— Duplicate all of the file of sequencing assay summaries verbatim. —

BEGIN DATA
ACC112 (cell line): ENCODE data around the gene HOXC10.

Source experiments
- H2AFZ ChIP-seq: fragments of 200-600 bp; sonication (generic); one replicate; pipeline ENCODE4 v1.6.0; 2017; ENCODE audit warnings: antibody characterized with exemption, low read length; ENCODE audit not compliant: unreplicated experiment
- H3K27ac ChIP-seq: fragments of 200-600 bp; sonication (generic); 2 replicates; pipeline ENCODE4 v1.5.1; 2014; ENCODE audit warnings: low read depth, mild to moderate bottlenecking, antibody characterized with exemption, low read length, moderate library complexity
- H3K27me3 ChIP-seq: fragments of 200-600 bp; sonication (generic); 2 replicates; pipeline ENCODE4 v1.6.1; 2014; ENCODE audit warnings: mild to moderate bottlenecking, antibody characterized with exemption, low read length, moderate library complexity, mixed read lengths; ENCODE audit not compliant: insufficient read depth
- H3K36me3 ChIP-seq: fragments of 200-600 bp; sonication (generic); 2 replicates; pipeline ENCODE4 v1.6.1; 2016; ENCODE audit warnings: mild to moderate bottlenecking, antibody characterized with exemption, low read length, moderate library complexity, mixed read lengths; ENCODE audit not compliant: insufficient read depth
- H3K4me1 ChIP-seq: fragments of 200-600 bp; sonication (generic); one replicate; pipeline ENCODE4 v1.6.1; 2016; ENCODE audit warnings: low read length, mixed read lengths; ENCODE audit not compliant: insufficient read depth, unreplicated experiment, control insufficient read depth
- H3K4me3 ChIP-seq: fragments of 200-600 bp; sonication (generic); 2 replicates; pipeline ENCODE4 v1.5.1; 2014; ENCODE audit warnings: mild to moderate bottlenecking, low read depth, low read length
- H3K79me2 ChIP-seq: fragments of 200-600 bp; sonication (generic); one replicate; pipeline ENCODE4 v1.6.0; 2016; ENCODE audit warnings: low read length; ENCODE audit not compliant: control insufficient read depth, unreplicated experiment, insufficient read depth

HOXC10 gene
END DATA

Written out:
ACC112 (cell line): ENCODE data around the gene HOXC10.

Source experiments
- H2AFZ ChIP-seq: fragments of 200-600 bp; sonication (generic); one replicate; pipeline ENCODE4 v1.6.0; 2017; ENCODE audit warnings: antibody characterized with exemption, low read length; ENCODE audit not compliant: unreplicated experiment
- H3K27ac ChIP-seq: fragments of 200-600 bp; sonication (generic); 2 replicates; pipeline ENCODE4 v1.5.1; 2014; ENCODE audit warnings: low read depth, mild to moderate bottlenecking, antibody characterized with exemption, low read length, moderate library complexity
- H3K27me3 ChIP-seq: fragments of 200-600 bp; sonication (generic); 2 replicates; pipeline ENCODE4 v1.6.1; 2014; ENCODE audit warnings: mild to moderate bottlenecking, antibody characterized with exemption, low read length, moderate library complexity, mixed read lengths; ENCODE audit not compliant: insufficient read depth
- H3K36me3 ChIP-seq: fragments of 200-600 bp; sonication (generic); 2 replicates; pipeline ENCODE4 v1.6.1; 2016; ENCODE audit warnings: mild to moderate bottlenecking, antibody characterized with exemption, low read length, moderate library complexity, mixed read lengths; ENCODE audit not compliant: insufficient read depth
- H3K4me1 ChIP-seq: fragments of 200-600 bp; sonication (generic); one replicate; pipeline ENCODE4 v1.6.1; 2016; ENCODE audit warnings: low read length, mixed read lengths; ENCODE audit not compliant: insufficient read depth, unreplicated experiment, control insufficient read depth
- H3K4me3 ChIP-seq: fragments of 200-600 bp; sonication (generic); 2 replicates; pipeline ENCODE4 v1.5.1; 2014; ENCODE audit warnings: mild to moderate bottlenecking, low read depth, low read length
- H3K79me2 ChIP-seq: fragments of 200-600 bp; sonication (generic); one replicate; pipeline ENCODE4 v1.6.0; 2016; ENCODE audit warnings: low read length; ENCODE audit not compliant: control insufficient read depth, unreplicated experiment, insufficient read depth

HOXC10 gene